An annual Cracker Trail ride is now held the last full week in February of each year. The ride begins at a site just east of Bradenton, Florida, and ends with a parade through downtown Ft. Pierce, Florida, a total of approximately 120 miles (190 km). Each day's ride is approximately 15 to 20 miles in length. The purpose of the ride is to draw attention to Florida's horse and cattle heritage.
Florida Cracker ArchitectureFlorida cracker architecture is a style of vernacular architecture typified by a wood-frame house. It was widespread in the 19th century and is still popular with some developers as a source of design themes.
"Florida cracker" refers to colonial-era English pioneer settlers and their descendants. There was no air conditioning, and the new immigrants to the Sunshine State had to depend on nature to get some relief from the heat. Houses of this style are characterized by metal roofs, raised floors, and straight central hallways from the front to the back of the home (sometimes called "dog trot" or "shotgun" hallways, similar to the shotgun house design). They built their homes surrounded by wide verandas or porches, often wrapping around the entire home, to provide shade for their windows and walls. Some houses had a clerestory that would improve the ventilation in the interior.
Cracker Country, a rural Florida living history museum, was established in 1978 by Mr. and Mrs. Doyle Carlton, Jr. so future generations might better understand and appreciate Florida's rural heritage.
From the rustic cypress log corn crib to the grand old two-story Carlton house, Cracker Country features thirteen original buildings dating from 1870 to 1912 but actually takes place in 1898. These buildings were moved to their present location from throughout the state. The train station is from Okahumpka, and the two-story Carlton house is from Wauchula. These have been then restored and furnished with antiques of the period.
Cracker Country is located on the Florida State Fairgrounds in Tampa, and is presented by the Florida State Fair Authority.
Florida Cracker Horse
At this point they were superseded by American Quarter Horses needed to work larger cattle brought to Florida during the Dust Bowl, and population numbers declined precipitously. Through the efforts of several private families and the Florida government, the breed was saved from extinction, but there is still concern about its low numbers. Both The Livestock Conservancy and the Equus Survival Trust consider breed numbers to be at a critical point.
CharacteristicsThe Florida Cracker Horse is also known as the Chickasaw Pony, Seminole Pony, Prairie Pony, Florida Horse, Florida Cow Pony and Grass Gut. The modern breed retains the size of its Spanish ancestors, standing 13.2 to 15 hands (54 to 60 inches, 137 to 152 cm) high and weighing 750 to 1,000 pounds (340 to 450 kg). They are found mainly in bay, black and gray, although grullo, dun and chestnut are also seen. Roan and pinto colors are occasionally found. They have straight or slightly concave profiles, strong backs and sloping croups. They are known for their speed and agility and excel at trail and endurance riding, and are also used extensively as stock horses. They are sometimes seen in Western riding sports such as working cow horse, team roping and team penning.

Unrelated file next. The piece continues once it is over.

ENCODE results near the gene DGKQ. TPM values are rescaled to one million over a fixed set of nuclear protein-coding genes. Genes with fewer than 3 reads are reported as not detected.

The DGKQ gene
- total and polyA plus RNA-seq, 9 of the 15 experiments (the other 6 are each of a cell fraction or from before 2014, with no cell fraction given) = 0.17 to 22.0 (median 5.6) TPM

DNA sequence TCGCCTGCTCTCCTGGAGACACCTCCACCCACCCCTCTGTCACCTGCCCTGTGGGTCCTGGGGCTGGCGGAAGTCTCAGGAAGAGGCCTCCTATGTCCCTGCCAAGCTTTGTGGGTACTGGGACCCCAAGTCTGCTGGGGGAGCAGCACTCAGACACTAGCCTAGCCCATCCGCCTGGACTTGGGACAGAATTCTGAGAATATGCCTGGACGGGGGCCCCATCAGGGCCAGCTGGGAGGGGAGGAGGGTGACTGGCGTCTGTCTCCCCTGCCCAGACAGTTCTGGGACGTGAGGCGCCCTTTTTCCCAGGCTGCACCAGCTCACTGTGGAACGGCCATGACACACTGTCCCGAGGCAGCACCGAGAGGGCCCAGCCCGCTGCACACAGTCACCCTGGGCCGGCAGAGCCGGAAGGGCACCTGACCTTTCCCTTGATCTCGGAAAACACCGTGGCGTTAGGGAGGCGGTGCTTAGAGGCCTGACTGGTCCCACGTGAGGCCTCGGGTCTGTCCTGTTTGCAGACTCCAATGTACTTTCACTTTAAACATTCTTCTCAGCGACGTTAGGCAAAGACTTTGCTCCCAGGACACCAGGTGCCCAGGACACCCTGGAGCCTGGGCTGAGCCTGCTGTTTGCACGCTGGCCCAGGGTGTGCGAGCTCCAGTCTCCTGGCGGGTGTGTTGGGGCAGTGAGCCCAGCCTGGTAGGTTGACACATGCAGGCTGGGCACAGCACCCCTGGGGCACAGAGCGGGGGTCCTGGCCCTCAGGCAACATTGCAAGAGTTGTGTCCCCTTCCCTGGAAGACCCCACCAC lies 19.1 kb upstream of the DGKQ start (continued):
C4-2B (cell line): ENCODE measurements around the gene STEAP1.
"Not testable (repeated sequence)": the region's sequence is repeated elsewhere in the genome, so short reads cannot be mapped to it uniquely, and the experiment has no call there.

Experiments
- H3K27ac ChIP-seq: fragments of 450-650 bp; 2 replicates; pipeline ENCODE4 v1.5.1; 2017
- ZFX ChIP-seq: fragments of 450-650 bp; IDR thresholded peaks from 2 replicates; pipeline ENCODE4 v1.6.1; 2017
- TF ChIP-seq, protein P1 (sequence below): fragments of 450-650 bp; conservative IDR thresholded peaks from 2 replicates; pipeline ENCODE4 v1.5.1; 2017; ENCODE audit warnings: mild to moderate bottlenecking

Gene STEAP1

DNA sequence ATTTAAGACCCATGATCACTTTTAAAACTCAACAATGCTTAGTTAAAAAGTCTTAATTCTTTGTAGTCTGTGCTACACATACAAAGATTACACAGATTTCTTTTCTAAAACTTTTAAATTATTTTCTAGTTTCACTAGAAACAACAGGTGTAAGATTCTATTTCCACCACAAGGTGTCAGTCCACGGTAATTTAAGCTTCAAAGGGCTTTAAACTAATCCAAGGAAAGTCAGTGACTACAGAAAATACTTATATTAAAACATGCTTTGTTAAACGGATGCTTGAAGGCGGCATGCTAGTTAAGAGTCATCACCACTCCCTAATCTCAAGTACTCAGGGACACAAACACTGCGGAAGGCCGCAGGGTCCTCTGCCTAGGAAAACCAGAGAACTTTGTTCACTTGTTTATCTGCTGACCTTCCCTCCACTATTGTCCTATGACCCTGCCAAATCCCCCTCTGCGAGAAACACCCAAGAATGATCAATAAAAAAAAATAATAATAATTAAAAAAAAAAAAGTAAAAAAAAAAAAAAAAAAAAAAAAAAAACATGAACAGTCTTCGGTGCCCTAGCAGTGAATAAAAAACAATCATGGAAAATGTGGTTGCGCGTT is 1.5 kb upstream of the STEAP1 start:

The Florida Cracker is a gaited horse, with the breed association recognizing two gaits, the running walk and amble, in addition to the regular walk, trot, canter and gallop. The single-footed ambling gait is known as the "coon rack" by some breed enthusiasts. The foundation genetics of the breed are the same as many others developed from Spanish stock in North and South America, including the Paso Fino, Peruvian Paso and Criollo. The Cracker horse is very similar in type and genetics to the Carolina Marsh Tacky and the Banker horse, both Spanish-style breeds from the eastern United States, but DNA testing has proven that these are separate breeds.
HistoryHorses first arrived on the southeast North American mainland in 1521, brought by Ponce de Leon on his second trip to the region, where they were used by officers, scouts and livestock herders. Later expeditions brought more horses and cattle to Spanish Florida. By the late 16th century, horses were used extensively in the local cattle business and by the late 17th century the industry was flourishing, especially in what is now northern Florida and southern Georgia. The horses brought to North America by the Spanish and subsequently bred there included Barbs, Garranos, Spanish Jennets, Sorraias, Andalusians and other Iberian breeds. Overall, they were relatively small and had physical traits distinctive of Spanish breeds, including short backs, sloping shoulders, low set tails and wide foreheads.